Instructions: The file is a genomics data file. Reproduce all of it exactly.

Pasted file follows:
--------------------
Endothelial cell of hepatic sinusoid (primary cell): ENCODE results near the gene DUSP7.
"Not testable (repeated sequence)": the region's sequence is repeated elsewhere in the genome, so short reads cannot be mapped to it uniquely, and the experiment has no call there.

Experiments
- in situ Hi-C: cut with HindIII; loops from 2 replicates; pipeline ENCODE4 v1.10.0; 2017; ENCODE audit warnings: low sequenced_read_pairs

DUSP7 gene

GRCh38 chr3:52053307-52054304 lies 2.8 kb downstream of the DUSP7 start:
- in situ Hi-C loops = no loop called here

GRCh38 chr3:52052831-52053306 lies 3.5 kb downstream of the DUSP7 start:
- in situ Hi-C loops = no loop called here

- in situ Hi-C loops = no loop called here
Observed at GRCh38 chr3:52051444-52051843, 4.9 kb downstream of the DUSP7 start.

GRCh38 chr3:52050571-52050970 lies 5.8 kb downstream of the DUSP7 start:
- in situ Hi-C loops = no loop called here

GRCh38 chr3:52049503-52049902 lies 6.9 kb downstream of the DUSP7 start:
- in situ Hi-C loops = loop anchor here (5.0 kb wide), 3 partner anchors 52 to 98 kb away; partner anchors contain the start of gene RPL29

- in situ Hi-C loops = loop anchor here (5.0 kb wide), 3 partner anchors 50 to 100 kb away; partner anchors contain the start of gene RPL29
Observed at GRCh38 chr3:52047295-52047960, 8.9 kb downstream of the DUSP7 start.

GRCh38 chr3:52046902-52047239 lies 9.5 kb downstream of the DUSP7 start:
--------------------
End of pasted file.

Endothelial cell of hepatic sinusoid (primary cell): ENCODE results near the gene DUSP7.
"Not testable (repeated sequence)": the region's sequence is repeated elsewhere in the genome, so short reads cannot be mapped to it uniquely, and the experiment has no call there.

Experiments
- in situ Hi-C: cut with HindIII; loops from 2 replicates; pipeline ENCODE4 v1.10.0; 2017; ENCODE audit warnings: low sequenced_read_pairs

DUSP7 gene

GRCh38 chr3:52053307-52054304 lies 2.8 kb downstream of the DUSP7 start:
- in situ Hi-C loops = no loop called here

GRCh38 chr3:52052831-52053306 lies 3.5 kb downstream of the DUSP7 start:
- in situ Hi-C loops = no loop called here

- in situ Hi-C loops = no loop called here
Observed at GRCh38 chr3:52051444-52051843, 4.9 kb downstream of the DUSP7 start.

GRCh38 chr3:52050571-52050970 lies 5.8 kb downstream of the DUSP7 start:
- in situ Hi-C loops = no loop called here

GRCh38 chr3:52049503-52049902 lies 6.9 kb downstream of the DUSP7 start:
- in situ Hi-C loops = loop anchor here (5.0 kb wide), 3 partner anchors 52 to 98 kb away; partner anchors contain the start of gene RPL29

- in situ Hi-C loops = loop anchor here (5.0 kb wide), 3 partner anchors 50 to 100 kb away; partner anchors contain the start of gene RPL29
Observed at GRCh38 chr3:52047295-52047960, 8.9 kb downstream of the DUSP7 start.

GRCh38 chr3:52046902-52047239 lies 9.5 kb downstream of the DUSP7 start: